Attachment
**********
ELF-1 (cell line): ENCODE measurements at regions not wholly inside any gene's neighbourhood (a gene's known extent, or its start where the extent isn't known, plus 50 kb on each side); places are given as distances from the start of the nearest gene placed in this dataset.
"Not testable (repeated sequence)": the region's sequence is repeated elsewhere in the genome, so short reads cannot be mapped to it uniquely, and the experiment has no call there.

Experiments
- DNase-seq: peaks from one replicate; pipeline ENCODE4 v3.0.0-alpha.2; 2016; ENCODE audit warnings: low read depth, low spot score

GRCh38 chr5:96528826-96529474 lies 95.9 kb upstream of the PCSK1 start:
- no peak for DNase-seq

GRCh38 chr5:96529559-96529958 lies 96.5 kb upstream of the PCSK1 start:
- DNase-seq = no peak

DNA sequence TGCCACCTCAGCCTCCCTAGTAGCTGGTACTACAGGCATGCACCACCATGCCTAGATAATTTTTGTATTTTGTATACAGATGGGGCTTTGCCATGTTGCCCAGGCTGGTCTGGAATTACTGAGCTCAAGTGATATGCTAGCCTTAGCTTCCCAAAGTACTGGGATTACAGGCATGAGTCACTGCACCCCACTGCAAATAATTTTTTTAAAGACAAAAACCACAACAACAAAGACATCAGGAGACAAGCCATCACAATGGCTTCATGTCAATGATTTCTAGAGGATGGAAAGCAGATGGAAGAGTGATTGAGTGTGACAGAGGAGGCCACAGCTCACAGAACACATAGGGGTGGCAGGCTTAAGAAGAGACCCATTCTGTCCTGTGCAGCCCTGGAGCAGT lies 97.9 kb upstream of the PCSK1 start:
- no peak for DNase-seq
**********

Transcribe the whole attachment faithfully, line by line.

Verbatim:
ELF-1 (cell line): ENCODE measurements at regions not wholly inside any gene's neighbourhood (a gene's known extent, or its start where the extent isn't known, plus 50 kb on each side); places are given as distances from the start of the nearest gene placed in this dataset.
"Not testable (repeated sequence)": the region's sequence is repeated elsewhere in the genome, so short reads cannot be mapped to it uniquely, and the experiment has no call there.

Experiments
- DNase-seq: peaks from one replicate; pipeline ENCODE4 v3.0.0-alpha.2; 2016; ENCODE audit warnings: low read depth, low spot score

GRCh38 chr5:96528826-96529474 lies 95.9 kb upstream of the PCSK1 start:
- no peak for DNase-seq

GRCh38 chr5:96529559-96529958 lies 96.5 kb upstream of the PCSK1 start:
- DNase-seq = no peak

DNA sequence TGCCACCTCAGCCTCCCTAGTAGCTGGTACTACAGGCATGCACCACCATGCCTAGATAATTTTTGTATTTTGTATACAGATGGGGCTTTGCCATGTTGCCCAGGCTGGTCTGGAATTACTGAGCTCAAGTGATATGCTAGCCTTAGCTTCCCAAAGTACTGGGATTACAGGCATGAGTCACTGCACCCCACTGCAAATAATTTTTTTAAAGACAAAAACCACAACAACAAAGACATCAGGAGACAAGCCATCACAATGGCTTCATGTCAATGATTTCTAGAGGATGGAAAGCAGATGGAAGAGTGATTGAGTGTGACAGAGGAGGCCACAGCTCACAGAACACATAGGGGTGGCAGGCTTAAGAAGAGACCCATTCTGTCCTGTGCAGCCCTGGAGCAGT lies 97.9 kb upstream of the PCSK1 start:
- no peak for DNase-seq